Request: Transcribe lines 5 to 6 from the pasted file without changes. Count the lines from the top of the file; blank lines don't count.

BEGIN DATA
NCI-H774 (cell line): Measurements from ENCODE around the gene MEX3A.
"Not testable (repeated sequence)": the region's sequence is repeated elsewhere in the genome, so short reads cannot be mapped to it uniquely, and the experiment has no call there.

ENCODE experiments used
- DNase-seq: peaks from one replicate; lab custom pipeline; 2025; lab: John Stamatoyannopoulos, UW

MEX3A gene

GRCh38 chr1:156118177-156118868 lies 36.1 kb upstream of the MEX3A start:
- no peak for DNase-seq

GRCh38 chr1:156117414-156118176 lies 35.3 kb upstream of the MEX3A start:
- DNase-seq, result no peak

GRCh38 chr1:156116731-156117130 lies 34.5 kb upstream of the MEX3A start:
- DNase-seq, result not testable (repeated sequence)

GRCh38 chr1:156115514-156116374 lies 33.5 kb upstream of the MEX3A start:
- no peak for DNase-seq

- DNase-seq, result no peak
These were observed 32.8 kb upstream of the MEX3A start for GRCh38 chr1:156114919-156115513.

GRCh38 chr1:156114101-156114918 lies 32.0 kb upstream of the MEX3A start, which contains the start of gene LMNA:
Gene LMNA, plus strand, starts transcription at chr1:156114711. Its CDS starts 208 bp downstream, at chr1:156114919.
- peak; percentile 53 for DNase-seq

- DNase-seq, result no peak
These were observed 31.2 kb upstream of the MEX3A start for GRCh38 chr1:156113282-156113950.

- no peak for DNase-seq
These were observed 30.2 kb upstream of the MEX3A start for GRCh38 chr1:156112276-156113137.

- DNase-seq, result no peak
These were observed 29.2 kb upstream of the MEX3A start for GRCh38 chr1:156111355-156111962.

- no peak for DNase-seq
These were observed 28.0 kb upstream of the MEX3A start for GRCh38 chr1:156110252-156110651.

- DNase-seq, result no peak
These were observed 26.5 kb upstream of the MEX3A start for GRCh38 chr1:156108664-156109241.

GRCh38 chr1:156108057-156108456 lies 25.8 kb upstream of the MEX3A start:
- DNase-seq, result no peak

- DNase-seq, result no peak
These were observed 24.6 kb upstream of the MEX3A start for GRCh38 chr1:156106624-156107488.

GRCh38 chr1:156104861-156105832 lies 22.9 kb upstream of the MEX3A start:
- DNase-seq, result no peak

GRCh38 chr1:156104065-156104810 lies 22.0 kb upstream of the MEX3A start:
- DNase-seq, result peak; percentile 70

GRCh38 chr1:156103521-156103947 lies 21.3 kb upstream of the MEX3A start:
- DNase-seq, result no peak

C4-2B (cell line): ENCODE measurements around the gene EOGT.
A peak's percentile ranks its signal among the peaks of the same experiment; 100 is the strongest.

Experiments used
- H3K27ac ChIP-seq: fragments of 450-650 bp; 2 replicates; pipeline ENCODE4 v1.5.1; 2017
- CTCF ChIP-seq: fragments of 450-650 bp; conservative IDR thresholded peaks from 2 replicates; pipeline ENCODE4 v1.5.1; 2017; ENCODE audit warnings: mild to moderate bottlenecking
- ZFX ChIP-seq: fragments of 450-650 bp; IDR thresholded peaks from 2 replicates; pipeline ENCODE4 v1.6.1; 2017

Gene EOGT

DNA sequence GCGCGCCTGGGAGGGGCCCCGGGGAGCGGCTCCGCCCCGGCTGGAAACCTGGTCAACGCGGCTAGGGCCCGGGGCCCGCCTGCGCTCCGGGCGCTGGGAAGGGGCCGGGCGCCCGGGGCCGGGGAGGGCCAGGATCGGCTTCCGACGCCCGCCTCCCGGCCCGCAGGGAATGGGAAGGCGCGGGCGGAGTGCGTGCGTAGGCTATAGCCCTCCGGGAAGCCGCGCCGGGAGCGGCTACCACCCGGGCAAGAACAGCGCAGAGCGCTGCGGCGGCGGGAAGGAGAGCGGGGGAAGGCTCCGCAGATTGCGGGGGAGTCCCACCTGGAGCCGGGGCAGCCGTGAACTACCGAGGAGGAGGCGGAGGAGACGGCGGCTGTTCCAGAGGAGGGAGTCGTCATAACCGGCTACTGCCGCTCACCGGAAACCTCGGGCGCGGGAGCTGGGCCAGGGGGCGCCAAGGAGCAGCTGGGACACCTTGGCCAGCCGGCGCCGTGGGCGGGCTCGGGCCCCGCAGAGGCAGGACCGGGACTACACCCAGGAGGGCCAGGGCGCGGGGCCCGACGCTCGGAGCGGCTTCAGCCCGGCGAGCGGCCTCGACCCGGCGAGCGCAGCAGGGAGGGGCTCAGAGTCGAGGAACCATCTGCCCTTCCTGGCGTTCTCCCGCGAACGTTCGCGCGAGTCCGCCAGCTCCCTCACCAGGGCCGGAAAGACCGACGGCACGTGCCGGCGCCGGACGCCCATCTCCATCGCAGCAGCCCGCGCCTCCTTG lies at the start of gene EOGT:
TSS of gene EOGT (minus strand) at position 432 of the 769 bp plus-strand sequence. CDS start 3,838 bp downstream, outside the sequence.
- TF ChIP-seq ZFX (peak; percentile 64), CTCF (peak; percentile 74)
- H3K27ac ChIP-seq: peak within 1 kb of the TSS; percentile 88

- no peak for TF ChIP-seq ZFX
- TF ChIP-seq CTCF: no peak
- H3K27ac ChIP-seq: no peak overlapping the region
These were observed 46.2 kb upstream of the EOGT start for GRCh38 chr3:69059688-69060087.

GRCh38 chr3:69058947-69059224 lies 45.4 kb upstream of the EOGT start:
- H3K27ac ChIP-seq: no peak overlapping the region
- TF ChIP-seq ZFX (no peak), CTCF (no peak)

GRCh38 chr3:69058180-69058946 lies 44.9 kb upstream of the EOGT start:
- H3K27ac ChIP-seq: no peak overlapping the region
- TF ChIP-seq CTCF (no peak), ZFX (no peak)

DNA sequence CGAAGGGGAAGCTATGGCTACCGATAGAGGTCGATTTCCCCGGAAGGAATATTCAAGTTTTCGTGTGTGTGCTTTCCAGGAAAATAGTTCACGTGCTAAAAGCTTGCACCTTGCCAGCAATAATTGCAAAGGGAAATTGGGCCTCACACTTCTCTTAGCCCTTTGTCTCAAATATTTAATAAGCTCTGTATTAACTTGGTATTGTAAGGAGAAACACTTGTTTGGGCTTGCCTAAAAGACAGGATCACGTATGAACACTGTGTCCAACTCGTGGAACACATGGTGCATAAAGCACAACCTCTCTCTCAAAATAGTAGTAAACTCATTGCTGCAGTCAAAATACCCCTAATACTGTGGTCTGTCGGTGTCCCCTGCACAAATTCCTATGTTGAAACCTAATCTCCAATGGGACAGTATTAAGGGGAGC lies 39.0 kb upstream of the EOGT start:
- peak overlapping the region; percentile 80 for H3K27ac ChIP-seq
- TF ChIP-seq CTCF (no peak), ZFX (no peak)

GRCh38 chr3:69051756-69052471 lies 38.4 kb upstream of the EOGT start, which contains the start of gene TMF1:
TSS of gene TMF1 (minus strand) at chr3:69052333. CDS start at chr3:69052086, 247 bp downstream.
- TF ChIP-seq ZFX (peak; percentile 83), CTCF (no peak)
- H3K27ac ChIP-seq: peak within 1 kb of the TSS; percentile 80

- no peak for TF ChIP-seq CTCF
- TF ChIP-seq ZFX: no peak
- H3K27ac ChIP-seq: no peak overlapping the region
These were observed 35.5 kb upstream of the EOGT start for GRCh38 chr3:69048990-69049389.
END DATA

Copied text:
MEX3A gene

GRCh38 chr1:156118177-156118868 lies 36.1 kb upstream of the MEX3A start: